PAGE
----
When a President's up for reelection, his State of the Union speech might as well begin with the House doorkeeper bellowing, "Ladies and gentlemen, start your engines!" At every applause line members of the President's party leap to their feet as if in an aerobics class; the not-so-loyal opposition's backsides are glued to their chairs—unless the President is praising the Armed Forces, God or fiscal responsibility.
But this year, something was different. After celebrating the decline in teenage drug use and promising more money for drug tests in high schools, President Bush warned that "some in professional sports are not setting much of an example.... [Steroid use] sends the wrong message—that there are shortcuts to accomplishment and that performance is more important than character. So tonight I call on team owners, union representatives, coaches and players to take the lead, to send the right signal, to get tough and to get rid of steroids now."
From the punditocracy, the general response was, "Huh?" Or to put it more elegantly: What was sports doing in a speech otherwise focused on war and peace, terror and security, jobs and taxes? If sources in the White House and the Bush campaign are right, the steroids initiative came directly from the President. As one key participant in the drafting of the State of the Union speech remembers, the topic first came up when the staff was discussing the policy outline for the speech. "We were talking about a portion of the speech—the moral integrity of social institutions," he recalls. "We had stuff on high school drug-testing. The President said, 'What about the moral messages sent by adults?' He brought up the issue of steroids."
Why? "He has a unique perspective on this. His father played baseball. He was a team owner. He doesn't like fake home runs."
One of the abiding impulses in Washington over much of the last century has been a willingness, even eagerness, to speak out when American entertainment or diversions irritate our cultural nerve endings. Washington's hackles have been raised by everything from the Black Sox of 1919 to Hollywood's racy films of the '20s to the TV quiz-show scandals of the '50s to lewd music lyrics in the '80s and '90s. Today, the fallout from Janet Jackson's halftime fallout has spurred the long-somnolent Federal Communications Commission to promise huge fines and possible license-revocation proceedings against the stations carrying the army of shock jocks that have had more or less free rein on the airwaves. The federal government may bring down Howard Stern before it gets Osama bin Laden.
The combination of presidential rhetoric, federal indictments and the dark clouds billowing over the heads of some of our best-known athletes ensures that this issue will not be going away anytime soon. While it is unlikely to spill into the presidential campaign (unlike with gay marriage or abortion, there aren't two big voting blocs polarized by steroids), the recent spate of publicity may pump new momentum into the Anabolic Steroid Control Act, jointly sponsored by Democrat Joe Biden and Republican Orrin Hatch, which may go to the full Senate in a couple of weeks. The bill, which would classify now unregulated compounds as controlled substances, will likely gain impetus from an upcoming White House "steroid summit" that may take place at the end of March. That gathering, which is supposed to include officials from the U.S. Olympic Committee and from the four major professional sports, has drawn a skeptical response only from the Major League Baseball Players Association. Politically, though, it's hard to see how the union can boycott both a White House conference and the congressional hearings that would precede a vote on the bill.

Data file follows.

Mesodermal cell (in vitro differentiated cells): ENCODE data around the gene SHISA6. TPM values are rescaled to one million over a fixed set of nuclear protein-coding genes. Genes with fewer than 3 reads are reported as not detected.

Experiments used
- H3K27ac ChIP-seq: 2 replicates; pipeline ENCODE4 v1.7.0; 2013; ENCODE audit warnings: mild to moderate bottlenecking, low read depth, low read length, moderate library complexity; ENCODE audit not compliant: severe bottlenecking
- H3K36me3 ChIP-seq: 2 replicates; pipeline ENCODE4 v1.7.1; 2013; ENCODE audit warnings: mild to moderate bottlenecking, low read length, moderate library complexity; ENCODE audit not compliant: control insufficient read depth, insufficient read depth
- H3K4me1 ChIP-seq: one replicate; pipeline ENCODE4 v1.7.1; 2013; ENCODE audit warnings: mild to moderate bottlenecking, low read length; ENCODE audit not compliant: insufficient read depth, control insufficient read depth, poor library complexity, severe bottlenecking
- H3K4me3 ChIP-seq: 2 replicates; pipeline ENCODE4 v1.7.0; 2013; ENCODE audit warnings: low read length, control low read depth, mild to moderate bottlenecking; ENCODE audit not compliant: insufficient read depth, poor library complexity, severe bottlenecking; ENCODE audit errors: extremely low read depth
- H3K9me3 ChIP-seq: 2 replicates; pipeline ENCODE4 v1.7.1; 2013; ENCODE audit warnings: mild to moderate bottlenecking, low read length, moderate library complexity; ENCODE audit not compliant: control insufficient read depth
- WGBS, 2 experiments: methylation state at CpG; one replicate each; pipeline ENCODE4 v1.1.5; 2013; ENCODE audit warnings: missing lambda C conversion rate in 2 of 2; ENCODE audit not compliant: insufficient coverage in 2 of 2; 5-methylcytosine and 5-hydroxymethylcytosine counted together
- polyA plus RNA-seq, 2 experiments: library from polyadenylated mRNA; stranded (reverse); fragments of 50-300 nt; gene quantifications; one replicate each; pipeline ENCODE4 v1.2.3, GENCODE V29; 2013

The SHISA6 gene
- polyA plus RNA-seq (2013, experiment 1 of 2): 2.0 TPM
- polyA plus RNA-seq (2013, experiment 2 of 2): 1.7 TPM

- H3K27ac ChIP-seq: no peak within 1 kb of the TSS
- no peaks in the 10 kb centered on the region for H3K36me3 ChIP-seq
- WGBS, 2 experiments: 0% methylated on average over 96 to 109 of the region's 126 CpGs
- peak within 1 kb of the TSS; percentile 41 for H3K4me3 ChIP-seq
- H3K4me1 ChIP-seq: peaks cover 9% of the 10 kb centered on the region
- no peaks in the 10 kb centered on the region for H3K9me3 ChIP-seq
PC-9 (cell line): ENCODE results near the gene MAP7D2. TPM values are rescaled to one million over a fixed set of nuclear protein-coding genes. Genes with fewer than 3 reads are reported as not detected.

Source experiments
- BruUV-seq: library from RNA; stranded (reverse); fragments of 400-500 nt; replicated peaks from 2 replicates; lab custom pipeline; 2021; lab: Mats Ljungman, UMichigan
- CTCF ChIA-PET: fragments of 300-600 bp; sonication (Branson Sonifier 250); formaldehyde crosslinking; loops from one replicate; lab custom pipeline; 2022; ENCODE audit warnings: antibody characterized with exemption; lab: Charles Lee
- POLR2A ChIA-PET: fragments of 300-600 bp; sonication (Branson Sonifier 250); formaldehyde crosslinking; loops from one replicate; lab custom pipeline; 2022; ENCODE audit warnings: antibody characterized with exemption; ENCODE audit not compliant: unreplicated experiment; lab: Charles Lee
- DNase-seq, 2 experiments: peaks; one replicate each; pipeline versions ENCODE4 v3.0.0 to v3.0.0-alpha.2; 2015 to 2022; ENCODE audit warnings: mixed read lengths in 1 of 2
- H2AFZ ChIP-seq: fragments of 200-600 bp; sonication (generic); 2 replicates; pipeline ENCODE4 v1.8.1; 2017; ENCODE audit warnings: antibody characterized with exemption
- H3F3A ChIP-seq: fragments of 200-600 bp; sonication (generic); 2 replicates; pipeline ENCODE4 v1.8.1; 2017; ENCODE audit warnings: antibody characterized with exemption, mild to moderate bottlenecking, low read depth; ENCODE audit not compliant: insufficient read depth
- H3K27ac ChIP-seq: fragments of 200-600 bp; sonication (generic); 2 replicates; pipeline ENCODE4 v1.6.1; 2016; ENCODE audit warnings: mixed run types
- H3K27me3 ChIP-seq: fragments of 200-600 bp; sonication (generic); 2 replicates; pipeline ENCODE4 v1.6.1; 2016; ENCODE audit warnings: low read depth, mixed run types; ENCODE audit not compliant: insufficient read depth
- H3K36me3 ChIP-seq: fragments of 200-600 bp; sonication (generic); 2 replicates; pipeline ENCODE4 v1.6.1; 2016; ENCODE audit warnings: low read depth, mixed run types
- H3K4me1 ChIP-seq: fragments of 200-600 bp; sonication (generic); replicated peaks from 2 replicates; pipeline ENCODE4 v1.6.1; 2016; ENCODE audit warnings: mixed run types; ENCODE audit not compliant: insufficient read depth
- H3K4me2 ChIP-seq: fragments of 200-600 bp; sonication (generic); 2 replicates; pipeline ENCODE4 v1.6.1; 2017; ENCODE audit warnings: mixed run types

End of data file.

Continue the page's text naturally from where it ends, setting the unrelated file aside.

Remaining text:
Moreover, the union—already under attack from journalists, sports and otherwise, for its stubborn insistence that this is a privacy issue—may face more pressure from another front: the BALCO investigation, which carried enough political juice to have the U.S. Attorney General, John Ashcroft, announce the indictments, a grandstand usually saved for the biggest legal occasions. What happens if (some say "when") those indictments push "cooperative" defendants to finger some of the game's best-known players? The image of a teary-eyed child running up to his hero and crying, "Say it ain't so, Barry (or Jason or Gary)" could cause a huge wave of moral outrage. Under that kind of pressure, would the union be in any position to resist if commissioner Bud Selig decided to demand that the collective bargaining agreement (not due to expire until 2006) be reopened now to beef up its current wimpy drug-testing policy?
Can Washington change the behavior of athletes? Not usually. In past cultural controversies, politicians have been content to offer simulated "solutions"—warning labels on recordings, a rating system for films, a V-chip in TV sets to "empower" parents—but enough political pressure can force private institutions to take drastic steps, and baseball is clearly in the crosshairs now. The last time it faced a scandal of this magnitude, in 1919, the fear of government action helped push owners to hire a commissioner with near-dictatorial powers, and that may well have saved professional baseball.
Parents have good reason to wonder what lessons their children are drawing from the way some pro athletes live and prepare for their work. Politicians will now take those concerns seriously, if for no other reason than that they have the preternatural ability to sense public unease with an institution that may be behaving badly. And when that sense reaches critical mass, attention must be paid.